Deep-Sea Nodules Are a New Source of Scarce Metals

(p. B11) Companies could start mining the ocean floor for metals used to make electric-vehicle batteries within the next year, a development that could occur despite broad concerns about the environmental impact of deep-sea mining.

The International Seabed Authority, a United Nations observer organization that regulates deep-sea mining in international waters, is drawing up a final regulatory framework for deep-sea mining that all 168 members would need to agree to within the next 12 months. The U.S. isn’t a member of the ISA. With or without the finalized rules, the ISA will permit seabed mining by July 2023, according to people familiar with the matter.

The intent of deep-sea mining is to scrape the ocean floor for polymetallic nodules—tennis-ball-size pieces of rock that contain iron and manganese oxide layers. A seabed in the Pacific Ocean called the Clarion Clipperton Zone, which cover 1.7 million square miles between Mexico and Hawaii, contains a high volume of nodules made of battery metals, such as cobalt, manganese and lithium. The International Seabed Authority in 2010 estimated the zone had roughly 30 billion metric tons of nodules. Cobalt and other metals used in making rechargeable batteries that power products from phones to electric vehicles are in high demand, setting off a race to find and procure them. Prices of these metals are soaring as mining for them comes under scrutiny, curtailing supply.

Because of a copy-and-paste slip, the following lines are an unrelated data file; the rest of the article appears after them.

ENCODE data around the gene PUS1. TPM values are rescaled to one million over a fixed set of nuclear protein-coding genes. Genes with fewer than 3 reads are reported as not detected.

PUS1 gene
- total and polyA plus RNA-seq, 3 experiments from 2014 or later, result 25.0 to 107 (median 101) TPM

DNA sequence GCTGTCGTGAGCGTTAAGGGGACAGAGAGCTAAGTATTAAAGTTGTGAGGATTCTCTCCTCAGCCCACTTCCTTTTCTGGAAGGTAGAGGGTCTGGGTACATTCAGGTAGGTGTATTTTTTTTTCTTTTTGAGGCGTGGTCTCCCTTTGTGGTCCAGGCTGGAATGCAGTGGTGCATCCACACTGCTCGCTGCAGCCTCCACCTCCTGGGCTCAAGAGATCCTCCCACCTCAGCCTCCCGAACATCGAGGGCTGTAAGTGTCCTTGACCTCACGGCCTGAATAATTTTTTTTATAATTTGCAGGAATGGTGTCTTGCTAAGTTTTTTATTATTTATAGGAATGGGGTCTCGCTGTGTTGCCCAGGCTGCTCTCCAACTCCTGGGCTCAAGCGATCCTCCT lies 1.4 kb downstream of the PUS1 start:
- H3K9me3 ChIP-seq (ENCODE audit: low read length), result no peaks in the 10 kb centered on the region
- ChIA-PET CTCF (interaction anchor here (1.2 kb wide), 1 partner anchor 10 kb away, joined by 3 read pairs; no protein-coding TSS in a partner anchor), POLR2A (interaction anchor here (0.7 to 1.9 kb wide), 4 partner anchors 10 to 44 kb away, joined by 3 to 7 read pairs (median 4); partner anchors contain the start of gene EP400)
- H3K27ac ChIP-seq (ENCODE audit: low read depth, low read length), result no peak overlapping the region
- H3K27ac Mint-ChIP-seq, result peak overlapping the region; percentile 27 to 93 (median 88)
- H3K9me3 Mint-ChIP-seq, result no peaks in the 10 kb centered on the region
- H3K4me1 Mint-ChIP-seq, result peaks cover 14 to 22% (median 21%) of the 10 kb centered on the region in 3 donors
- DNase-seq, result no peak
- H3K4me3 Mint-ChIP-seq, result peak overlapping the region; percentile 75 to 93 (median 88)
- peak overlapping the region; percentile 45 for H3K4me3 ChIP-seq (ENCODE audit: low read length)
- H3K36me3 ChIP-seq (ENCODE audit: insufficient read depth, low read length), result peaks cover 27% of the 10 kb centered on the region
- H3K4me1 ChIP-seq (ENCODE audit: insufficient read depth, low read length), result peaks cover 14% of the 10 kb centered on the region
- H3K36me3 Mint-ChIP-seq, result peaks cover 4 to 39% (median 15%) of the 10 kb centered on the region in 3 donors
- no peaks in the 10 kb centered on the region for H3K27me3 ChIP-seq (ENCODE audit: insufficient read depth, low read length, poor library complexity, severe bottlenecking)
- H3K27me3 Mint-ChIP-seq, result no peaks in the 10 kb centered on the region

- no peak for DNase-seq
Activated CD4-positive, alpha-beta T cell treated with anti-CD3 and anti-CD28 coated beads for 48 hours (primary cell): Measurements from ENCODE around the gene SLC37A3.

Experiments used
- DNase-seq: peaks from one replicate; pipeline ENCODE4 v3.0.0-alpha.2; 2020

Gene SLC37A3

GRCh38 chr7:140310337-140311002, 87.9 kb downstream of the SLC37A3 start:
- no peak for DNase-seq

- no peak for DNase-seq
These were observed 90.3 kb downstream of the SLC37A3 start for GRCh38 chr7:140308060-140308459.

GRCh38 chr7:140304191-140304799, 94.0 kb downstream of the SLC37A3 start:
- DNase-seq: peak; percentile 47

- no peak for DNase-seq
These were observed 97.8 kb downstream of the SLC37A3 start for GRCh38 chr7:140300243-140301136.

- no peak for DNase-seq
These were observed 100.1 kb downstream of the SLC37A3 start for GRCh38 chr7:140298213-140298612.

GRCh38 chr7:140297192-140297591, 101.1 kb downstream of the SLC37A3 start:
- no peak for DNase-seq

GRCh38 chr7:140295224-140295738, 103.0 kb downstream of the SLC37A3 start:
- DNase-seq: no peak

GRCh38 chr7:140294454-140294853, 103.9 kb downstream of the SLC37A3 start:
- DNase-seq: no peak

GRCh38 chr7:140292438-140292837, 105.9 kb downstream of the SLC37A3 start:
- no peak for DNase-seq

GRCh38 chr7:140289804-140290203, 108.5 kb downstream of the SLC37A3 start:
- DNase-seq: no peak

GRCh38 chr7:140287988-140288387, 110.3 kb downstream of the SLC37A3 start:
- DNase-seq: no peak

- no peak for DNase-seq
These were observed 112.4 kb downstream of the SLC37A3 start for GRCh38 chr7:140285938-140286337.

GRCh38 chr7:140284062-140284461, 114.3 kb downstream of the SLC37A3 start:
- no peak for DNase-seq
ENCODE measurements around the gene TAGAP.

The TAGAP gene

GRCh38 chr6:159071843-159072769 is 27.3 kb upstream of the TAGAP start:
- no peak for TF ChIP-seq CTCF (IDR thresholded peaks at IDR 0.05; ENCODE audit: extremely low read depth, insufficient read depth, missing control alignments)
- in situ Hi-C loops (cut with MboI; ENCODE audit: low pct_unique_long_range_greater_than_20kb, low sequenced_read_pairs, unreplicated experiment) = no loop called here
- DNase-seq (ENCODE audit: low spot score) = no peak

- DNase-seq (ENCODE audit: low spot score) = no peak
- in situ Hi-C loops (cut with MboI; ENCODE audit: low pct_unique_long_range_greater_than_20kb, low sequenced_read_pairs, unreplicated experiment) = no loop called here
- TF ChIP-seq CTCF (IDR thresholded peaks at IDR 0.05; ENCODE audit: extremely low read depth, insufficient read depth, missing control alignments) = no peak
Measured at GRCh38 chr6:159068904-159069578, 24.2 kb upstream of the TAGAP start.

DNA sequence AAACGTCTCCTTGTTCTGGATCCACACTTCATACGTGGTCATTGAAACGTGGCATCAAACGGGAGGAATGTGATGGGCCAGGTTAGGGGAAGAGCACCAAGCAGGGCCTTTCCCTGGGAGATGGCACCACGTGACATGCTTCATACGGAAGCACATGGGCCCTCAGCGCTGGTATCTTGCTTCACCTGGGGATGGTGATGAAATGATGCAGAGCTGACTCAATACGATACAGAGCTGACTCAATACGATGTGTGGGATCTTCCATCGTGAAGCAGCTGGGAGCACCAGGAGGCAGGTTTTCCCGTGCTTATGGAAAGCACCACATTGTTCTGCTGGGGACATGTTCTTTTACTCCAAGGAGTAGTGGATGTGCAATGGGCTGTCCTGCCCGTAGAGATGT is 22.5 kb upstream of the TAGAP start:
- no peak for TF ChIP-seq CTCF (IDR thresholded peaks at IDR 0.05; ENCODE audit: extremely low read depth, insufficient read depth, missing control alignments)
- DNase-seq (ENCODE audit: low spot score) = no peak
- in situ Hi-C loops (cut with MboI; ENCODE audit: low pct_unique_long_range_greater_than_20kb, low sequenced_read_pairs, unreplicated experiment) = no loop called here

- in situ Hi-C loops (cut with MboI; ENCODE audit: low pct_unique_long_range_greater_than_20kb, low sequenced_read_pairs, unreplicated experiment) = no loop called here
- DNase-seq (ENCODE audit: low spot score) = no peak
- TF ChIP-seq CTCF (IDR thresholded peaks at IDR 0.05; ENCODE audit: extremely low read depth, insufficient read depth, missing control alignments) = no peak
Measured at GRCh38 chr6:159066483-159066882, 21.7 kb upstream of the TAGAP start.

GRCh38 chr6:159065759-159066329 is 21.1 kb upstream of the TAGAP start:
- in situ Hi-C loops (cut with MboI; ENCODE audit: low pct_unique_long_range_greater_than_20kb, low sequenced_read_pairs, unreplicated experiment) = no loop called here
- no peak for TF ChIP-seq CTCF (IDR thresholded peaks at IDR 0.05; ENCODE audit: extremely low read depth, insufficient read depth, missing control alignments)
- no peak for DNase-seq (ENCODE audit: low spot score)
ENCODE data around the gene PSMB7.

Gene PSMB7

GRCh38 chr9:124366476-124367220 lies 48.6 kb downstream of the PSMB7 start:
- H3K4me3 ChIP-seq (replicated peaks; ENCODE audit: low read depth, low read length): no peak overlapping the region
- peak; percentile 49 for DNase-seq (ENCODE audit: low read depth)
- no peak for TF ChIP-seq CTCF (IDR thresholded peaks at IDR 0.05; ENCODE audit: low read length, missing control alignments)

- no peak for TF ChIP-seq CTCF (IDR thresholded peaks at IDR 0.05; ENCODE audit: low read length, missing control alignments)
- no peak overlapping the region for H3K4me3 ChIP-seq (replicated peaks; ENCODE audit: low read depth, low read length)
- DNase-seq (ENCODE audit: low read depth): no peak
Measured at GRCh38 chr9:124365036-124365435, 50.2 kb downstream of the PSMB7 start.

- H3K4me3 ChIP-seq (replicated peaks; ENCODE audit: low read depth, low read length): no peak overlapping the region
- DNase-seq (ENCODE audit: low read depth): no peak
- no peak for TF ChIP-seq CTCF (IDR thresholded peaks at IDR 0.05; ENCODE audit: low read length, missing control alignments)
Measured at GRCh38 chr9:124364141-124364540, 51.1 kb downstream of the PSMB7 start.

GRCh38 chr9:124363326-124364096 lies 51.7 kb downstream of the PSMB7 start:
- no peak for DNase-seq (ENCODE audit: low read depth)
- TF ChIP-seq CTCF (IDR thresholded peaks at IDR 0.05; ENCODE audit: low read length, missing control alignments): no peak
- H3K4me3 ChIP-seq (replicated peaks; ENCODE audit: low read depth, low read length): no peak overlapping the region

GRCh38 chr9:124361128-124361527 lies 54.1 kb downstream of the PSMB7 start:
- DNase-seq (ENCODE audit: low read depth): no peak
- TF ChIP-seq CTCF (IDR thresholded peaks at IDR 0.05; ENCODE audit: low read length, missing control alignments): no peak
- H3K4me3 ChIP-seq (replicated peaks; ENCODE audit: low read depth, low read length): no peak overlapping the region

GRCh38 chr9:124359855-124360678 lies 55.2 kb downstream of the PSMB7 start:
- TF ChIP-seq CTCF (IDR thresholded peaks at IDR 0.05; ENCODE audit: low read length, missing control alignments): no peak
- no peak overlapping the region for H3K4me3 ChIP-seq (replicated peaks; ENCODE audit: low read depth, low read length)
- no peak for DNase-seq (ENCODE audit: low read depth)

For the full story see:

Yusuf Khan. “Deep-Sea Mining Nears Reality.” The Wall Street Journal (Tuesday, Aug. 23, 2022): B11.

(Note: as of Sept. 9, 2022, the article was not available online.)

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